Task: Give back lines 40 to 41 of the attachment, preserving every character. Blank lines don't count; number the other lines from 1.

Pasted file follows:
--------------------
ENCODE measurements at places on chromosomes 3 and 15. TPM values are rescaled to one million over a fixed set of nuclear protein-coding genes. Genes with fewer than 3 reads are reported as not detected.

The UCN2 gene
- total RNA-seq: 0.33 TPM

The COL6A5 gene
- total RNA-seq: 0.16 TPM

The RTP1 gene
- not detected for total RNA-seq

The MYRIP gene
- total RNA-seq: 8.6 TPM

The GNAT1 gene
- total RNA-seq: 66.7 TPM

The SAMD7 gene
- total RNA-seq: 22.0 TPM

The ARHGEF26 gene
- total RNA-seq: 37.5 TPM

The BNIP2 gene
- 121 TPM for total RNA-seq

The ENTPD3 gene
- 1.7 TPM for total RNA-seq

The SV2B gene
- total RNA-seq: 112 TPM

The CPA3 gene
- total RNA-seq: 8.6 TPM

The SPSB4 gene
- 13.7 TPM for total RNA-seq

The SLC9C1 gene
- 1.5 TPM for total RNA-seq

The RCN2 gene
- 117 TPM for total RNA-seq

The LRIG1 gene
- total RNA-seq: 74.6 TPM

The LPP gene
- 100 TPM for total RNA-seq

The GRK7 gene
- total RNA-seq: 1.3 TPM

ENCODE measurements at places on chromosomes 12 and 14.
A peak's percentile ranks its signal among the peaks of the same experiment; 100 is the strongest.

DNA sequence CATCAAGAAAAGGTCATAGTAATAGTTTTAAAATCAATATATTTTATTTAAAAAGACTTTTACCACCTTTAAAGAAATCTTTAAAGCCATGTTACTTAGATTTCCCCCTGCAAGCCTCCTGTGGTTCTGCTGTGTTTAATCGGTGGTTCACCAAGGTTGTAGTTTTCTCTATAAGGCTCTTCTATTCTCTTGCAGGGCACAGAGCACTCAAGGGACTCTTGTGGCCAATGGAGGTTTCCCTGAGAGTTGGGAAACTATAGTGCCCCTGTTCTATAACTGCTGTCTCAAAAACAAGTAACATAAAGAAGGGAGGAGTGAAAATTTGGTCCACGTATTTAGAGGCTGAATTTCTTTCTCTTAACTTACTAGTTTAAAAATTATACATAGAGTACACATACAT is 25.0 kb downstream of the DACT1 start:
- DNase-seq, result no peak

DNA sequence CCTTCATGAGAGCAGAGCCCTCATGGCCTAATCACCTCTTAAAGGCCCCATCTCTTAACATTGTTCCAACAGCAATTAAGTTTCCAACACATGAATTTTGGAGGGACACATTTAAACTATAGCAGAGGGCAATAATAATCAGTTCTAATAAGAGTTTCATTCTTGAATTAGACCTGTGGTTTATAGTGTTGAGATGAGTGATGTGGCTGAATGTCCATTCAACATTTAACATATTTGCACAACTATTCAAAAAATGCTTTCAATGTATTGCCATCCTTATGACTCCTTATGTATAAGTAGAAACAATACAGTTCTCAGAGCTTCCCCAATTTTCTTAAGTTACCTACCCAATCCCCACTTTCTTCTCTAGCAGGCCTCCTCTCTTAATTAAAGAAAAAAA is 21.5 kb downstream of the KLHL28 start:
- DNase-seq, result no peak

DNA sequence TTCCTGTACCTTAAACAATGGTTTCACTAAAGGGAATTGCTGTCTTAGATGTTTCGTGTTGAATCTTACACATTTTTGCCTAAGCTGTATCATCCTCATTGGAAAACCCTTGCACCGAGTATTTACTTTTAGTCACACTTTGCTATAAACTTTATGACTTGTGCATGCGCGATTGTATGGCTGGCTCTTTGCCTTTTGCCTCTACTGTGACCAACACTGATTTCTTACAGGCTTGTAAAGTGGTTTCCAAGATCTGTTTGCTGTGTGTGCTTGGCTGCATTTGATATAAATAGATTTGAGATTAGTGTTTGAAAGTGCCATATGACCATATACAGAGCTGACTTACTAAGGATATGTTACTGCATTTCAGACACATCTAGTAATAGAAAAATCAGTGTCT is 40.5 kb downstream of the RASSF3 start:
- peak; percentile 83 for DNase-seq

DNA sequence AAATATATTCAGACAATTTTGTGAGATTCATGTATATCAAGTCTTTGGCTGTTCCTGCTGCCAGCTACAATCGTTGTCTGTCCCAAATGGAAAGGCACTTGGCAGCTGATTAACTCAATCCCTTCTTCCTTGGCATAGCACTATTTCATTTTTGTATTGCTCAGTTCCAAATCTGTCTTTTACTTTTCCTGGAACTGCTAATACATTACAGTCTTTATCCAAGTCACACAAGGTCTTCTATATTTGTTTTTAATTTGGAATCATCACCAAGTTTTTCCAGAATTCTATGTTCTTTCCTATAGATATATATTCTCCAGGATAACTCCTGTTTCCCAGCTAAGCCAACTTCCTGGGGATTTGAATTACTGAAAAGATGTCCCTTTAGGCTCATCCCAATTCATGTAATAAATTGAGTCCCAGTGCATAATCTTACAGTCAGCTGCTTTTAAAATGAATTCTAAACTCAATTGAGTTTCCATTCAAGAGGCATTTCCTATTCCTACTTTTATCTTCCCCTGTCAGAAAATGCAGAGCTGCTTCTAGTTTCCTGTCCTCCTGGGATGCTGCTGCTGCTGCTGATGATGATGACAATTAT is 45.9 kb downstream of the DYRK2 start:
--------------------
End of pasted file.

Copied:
DNA sequence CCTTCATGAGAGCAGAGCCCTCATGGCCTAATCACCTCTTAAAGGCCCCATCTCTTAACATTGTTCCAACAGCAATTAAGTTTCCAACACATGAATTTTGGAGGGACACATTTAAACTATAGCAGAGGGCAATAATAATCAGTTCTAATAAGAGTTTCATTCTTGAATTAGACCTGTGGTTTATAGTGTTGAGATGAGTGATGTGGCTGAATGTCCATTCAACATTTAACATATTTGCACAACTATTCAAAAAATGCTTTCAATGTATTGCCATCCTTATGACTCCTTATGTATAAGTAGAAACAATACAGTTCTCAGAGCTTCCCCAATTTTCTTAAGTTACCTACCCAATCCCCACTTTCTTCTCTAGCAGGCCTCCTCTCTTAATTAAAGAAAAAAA is 21.5 kb downstream of the KLHL28 start:
- DNase-seq, result no peak